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Lenovo, China's biggest personal computer maker, will on Wednesday release its first quarterly results since its purchase of IBM's PC unit. Investors hope it will be a progress report on the highest profile acquisition by a Chinese company of US assets.

Investors are eager to find out whether IBM's loss-making operation is hurting Lenovo's profitability, and about the other challenges facing the Chinese company, which has shed little light on the performance of the IBM business so far. “It will be time for us to find out whether IBM has been a drag or a positive addition,” said Jeannie Cheung at CSFB.

To fulfil its ambition of overseas expansion, Lenovo announced it would buy IBM's loss-making PC division for $1.75bn last December and completed the purchase in May.

The deal not only turned Lenovo into the world's third-largest computer maker, but is one of few completed transactions by a Chinese company looking to invest overseas. Chinese enterprises have suffered a string of setbacks this year, highlighted by the failure of CNOOC, the country's third-largest oil group, in its bid for Unocal of the US.

State-owned Minmetals failed in its bid for Noranda of Canada. Haier, a white goods manufacturer, in July pulled out of the race for Maytag, the US maker of Hoover vacuum cleaners.

While Lenovo managed to overcome its challenges and struck a deal, investors remain concerned about how rapidly the company is losing customers to rivals in China and globally, and whether the deal is making financial sense.

Analysts in Hong Kong said Lenovo's management had given little guidance on the profitability of the IBM unit. Only a few have made forecasts for the company's first-quarter results for April to June this year.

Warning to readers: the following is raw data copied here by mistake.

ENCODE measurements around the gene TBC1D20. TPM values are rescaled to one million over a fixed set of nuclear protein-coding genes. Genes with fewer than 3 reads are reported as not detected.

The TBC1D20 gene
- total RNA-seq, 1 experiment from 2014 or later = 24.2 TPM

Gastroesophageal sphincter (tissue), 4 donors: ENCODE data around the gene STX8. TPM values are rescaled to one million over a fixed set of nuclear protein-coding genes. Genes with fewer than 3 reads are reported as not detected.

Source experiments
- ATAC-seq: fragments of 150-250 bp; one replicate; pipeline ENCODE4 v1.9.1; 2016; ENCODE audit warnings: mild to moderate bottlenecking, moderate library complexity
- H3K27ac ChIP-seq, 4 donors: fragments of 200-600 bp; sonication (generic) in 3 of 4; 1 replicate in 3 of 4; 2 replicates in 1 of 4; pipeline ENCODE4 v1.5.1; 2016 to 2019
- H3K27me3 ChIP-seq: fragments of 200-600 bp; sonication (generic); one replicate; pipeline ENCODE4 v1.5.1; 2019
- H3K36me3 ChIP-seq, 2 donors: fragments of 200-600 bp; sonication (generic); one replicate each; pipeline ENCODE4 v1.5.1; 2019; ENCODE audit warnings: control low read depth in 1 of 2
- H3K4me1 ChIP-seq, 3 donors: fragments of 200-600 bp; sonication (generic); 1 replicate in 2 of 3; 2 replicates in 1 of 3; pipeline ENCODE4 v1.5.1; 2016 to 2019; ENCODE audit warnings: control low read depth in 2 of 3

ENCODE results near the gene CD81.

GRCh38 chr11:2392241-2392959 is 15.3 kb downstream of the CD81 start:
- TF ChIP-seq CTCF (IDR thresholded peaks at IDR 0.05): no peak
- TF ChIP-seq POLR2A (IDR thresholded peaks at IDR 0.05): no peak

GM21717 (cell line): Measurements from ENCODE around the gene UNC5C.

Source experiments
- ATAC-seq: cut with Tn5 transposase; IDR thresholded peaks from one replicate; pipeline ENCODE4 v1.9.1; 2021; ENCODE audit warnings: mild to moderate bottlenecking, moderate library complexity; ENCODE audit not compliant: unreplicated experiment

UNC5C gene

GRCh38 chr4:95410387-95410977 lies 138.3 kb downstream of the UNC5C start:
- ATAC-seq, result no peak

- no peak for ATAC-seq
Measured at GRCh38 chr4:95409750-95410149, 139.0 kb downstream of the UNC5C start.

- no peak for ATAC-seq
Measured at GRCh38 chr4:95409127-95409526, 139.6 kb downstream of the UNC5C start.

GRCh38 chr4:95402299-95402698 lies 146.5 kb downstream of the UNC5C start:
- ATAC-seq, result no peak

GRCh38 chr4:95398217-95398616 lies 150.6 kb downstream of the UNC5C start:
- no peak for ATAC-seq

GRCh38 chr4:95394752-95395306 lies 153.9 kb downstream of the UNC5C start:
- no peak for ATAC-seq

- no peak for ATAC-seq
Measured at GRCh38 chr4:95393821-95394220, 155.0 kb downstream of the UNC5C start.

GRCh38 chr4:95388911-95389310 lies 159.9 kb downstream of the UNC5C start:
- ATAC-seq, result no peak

CSFB's Ms Cheung predicted Lenovo would report a 2.7 per cent rise in net profit from the same period last year to HK$346m (US$44.5m), while sales were expected to triple to HK$17.4m.

But Marvin Lo, analyst at BNP Paribas Peregrine, said Lenovo's results were likely to be affected by a number of swing factors, such as the size of amortisation charges the company would have to pay for IBM's patents and logo and the income tax rate in the US. “Everything is ambiguous,” Mr Lo added.

Liu Chuanzhi, founder of Legend Holdings, Lenovo's parent group, said in June it aimed to return the IBM business to profit in one year through cost-cutting, and said IBM's higher-margin business would lift Lenovo'sprofitability in the longer term.

Mr Liu said gross profit margin at IBM was 24 per cent compared with Lenovo's 14 per cent.

But Mr Lo said the IBM business had a lower net margin of below 1 per cent, compared with close to 5 per cent at Lenovo a situation likely to hurt Lenovo's bottom line.

Lenovo's shares, which have risen 10.3 per cent since May, fell 0.9 per cent to HK$2.675 on Tuesday.

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